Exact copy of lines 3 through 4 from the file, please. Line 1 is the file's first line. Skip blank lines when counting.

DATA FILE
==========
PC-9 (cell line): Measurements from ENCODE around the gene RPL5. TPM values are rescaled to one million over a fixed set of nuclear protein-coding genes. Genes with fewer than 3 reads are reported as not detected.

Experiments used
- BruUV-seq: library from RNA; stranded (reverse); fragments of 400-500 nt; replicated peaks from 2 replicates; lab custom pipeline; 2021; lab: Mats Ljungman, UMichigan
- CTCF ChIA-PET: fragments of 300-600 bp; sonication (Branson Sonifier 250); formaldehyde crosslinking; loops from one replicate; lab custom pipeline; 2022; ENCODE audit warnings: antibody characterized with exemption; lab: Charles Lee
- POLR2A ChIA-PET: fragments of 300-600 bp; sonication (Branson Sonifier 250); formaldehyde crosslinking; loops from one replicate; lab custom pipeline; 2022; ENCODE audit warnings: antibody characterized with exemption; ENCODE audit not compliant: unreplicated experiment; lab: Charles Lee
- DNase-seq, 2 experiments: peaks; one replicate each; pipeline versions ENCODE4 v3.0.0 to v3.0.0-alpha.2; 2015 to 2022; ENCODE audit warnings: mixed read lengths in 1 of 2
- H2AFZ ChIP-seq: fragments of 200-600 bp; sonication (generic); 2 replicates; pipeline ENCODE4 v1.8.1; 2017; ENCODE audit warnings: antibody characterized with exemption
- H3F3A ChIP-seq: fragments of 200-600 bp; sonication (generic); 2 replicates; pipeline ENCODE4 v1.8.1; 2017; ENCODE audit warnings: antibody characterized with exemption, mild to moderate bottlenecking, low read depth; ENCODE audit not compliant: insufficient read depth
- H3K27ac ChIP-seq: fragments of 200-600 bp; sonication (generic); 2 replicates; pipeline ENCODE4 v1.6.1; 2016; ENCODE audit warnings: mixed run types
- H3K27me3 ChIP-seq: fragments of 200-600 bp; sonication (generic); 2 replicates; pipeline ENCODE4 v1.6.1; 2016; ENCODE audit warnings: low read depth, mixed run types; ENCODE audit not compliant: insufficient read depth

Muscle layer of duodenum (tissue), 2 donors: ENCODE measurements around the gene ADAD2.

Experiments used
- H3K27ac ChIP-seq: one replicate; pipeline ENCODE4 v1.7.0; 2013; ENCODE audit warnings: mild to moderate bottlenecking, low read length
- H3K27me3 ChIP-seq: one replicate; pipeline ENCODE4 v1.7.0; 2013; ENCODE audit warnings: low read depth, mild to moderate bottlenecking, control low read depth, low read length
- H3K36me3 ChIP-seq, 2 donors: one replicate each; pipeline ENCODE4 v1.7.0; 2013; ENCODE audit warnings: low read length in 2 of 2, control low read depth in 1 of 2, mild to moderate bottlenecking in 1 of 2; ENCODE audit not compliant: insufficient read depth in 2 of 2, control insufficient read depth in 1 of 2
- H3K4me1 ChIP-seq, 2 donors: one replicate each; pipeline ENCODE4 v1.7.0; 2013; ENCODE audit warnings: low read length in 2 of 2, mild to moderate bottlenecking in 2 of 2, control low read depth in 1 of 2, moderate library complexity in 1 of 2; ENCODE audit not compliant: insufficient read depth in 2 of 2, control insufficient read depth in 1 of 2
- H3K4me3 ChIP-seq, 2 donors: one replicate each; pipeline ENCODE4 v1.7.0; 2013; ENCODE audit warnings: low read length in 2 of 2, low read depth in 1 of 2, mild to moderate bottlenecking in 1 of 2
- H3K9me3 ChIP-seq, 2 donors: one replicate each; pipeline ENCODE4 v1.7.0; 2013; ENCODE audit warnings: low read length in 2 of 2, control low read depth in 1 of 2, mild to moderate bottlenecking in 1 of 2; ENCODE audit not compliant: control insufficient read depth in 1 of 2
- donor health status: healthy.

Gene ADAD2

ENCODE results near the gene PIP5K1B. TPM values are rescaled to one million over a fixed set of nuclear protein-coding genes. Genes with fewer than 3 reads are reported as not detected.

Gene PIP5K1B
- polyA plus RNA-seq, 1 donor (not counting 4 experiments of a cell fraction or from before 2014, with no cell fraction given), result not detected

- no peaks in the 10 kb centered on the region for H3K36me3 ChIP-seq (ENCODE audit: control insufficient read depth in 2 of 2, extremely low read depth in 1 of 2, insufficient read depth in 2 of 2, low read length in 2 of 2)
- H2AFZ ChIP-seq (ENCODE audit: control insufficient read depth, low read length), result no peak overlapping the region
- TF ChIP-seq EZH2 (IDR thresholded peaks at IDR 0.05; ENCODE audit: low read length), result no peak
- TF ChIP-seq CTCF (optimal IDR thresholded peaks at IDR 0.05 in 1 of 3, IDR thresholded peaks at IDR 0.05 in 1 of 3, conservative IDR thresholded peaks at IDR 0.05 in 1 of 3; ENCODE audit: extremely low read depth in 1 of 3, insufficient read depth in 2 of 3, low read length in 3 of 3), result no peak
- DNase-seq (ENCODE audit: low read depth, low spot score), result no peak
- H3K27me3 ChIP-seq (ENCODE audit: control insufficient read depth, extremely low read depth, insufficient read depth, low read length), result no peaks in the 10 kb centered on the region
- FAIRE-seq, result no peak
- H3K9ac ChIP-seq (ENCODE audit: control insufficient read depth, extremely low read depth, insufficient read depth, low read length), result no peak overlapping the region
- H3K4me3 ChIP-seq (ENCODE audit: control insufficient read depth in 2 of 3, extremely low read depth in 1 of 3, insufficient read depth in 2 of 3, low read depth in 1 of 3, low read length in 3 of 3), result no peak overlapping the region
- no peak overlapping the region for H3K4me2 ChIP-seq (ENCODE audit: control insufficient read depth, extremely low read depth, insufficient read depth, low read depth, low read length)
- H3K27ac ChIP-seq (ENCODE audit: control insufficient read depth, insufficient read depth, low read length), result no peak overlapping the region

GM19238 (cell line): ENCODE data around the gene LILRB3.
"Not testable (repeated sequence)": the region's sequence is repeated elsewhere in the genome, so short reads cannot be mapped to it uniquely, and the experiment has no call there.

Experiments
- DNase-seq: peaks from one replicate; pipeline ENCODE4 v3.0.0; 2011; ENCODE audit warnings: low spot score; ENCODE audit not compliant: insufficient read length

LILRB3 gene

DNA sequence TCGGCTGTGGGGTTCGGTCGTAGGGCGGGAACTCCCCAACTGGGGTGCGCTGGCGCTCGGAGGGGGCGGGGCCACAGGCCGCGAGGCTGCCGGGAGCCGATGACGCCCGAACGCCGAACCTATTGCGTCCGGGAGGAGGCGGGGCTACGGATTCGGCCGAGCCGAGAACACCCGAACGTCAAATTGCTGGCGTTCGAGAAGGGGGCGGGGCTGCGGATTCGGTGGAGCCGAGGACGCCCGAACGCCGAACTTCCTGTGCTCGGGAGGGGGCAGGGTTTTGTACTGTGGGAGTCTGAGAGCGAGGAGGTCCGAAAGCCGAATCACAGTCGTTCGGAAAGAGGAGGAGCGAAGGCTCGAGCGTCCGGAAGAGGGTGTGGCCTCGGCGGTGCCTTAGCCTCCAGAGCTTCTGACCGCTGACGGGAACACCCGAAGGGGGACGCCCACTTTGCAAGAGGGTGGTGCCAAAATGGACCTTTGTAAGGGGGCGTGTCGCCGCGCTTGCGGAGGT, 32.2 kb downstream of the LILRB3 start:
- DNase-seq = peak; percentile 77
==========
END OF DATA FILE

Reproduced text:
- BruUV-seq: library from RNA; stranded (reverse); fragments of 400-500 nt; replicated peaks from 2 replicates; lab custom pipeline; 2021; lab: Mats Ljungman, UMichigan
- CTCF ChIA-PET: fragments of 300-600 bp; sonication (Branson Sonifier 250); formaldehyde crosslinking; loops from one replicate; lab custom pipeline; 2022; ENCODE audit warnings: antibody characterized with exemption; lab: Charles Lee